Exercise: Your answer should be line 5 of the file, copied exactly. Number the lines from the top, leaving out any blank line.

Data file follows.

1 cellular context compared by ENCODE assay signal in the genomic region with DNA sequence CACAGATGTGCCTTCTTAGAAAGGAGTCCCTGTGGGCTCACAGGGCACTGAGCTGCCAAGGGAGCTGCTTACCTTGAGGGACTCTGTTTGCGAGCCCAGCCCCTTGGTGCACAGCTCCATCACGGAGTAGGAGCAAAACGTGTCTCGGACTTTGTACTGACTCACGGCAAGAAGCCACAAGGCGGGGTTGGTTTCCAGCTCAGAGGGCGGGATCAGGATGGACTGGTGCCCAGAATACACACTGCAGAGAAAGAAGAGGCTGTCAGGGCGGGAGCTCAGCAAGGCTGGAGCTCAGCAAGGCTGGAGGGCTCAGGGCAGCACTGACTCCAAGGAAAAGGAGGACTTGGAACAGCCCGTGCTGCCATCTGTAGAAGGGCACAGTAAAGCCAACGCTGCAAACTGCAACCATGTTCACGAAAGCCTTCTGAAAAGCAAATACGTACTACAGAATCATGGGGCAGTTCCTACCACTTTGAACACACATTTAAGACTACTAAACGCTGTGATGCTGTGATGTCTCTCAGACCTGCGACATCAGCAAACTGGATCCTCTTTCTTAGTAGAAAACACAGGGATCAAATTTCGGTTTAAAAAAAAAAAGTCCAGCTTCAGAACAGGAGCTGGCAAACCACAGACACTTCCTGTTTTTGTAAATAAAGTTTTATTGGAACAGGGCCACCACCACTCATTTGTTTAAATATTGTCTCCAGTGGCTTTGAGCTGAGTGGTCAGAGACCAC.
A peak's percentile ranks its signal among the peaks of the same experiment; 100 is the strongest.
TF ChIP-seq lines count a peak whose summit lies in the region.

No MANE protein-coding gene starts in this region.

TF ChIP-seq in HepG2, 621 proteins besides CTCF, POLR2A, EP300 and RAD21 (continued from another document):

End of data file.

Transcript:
TF ChIP-seq in HepG2, 621 proteins besides CTCF, POLR2A, EP300 and RAD21 (continued from another document):